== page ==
Suppose w^3 = 1 and k is a positive integer
i) Find two possible values of 1 + w^k + w^2k
I have no idea where to begin? Please give me some hints.
Suppose k is a multiple of 3. Then 2k is also a multiple of 3. So 1 + w^k + w^(2k) = 3.
Suppose k gives remainder 1 when divided by 3. Then 2k gives remainder 2 when divided by 3.
Suppose k gives remainder 2 when divided by 3. Then 2k gives remainder 1 when divided by 3.
In either of the two latter cases you get 1 + w + w^2.
$\displaystyle w^3 = 1$
$\displaystyle w^3 - 1 = 0$
$\displaystyle w^3 - 1^3 = 0$
$\displaystyle (w - 1)(w^2 + w + 1) = 0$
So $\displaystyle w - 1 = 0$ or $\displaystyle w^2 + w + 1 = 0$
$\displaystyle w = 1$ or
$\displaystyle w^2 + w + \left(\frac{1}{2}\right)^2 - \left(\frac{1}{2}\right)^2 + 1 = 0$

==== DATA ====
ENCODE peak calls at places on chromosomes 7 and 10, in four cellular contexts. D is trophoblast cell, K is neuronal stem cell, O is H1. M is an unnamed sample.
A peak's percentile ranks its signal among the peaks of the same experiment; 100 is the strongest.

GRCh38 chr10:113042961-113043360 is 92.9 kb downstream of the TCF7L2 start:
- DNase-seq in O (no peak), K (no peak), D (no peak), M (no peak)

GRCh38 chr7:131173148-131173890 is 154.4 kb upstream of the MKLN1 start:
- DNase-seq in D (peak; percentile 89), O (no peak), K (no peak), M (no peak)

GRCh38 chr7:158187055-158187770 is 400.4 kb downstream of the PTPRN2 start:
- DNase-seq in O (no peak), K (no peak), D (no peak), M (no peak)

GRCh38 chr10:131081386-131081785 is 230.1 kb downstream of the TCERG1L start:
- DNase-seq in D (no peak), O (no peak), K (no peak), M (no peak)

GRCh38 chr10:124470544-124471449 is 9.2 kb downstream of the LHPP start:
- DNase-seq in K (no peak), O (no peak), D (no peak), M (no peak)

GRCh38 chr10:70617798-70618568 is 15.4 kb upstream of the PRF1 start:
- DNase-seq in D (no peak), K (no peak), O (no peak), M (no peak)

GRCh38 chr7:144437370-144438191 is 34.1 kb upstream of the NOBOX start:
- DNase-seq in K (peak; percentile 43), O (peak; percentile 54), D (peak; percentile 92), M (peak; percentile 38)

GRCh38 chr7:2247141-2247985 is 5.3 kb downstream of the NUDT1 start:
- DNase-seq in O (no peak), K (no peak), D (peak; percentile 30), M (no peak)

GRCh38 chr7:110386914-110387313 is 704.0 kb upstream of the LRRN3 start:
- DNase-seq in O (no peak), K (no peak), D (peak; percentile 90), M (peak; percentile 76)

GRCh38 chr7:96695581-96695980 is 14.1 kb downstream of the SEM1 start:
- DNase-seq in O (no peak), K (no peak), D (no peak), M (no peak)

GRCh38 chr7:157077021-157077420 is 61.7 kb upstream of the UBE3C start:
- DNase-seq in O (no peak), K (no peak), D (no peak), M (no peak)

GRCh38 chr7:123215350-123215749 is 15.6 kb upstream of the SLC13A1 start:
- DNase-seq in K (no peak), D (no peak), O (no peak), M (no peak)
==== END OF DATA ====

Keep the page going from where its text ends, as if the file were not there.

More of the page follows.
$\displaystyle \left(w + \frac{1}{2}\right)^2 + \frac{3}{4} = 0$
$\displaystyle \left(w + \frac{1}{2}\right)^2 = -\frac{3}{4}$
$\displaystyle w + \frac{1}{2} = \pm\frac{\sqrt{3}i}{2}$
$\displaystyle w = \frac{-1 \pm \sqrt{3}i}{2}$.
So the three solutions are
$\displaystyle w = 1, w = \frac{-1 - \sqrt{3}i}{2}, w = \frac{-1 + \sqrt{3}i}{2}$.
Thanks for quick reply. Just got a question with the concept of this. If k gives a remainder of 4, that is equivalent to k giving a remainder of 1 right? Also, how was it acquired that if k gives remainder of 1, then 2k gives a remainder of 3 and vice versa.
Thanks really much.
k can't "give a remainder of 4" when divided by 3. The "remainder" when dividing by the integer n must be less than n.
If "k, divided by 3, gives a remainder of 1" we can write k= 3n+ 1 for some integer n. Then 2k= 2(3n+1)= 6n+ 2= 3(2n)+ 2.If you get a "remainder of 4" then you have divided incorrectly- increase your divisor by 1 and you will get a remainder of 1. Also, how was it acquired that if k gives remainder of 1, then 2k gives a remainder of 3 and vice versa.
Thanks really much.
If "2, divided by 3, gives a remaider of 2" we can write k= 3m+ 2 for some integer m. Then 2k= 2(3m+2)= 6m+ 4= 6m+ 3+ 1= 3(6m+1)+ 1.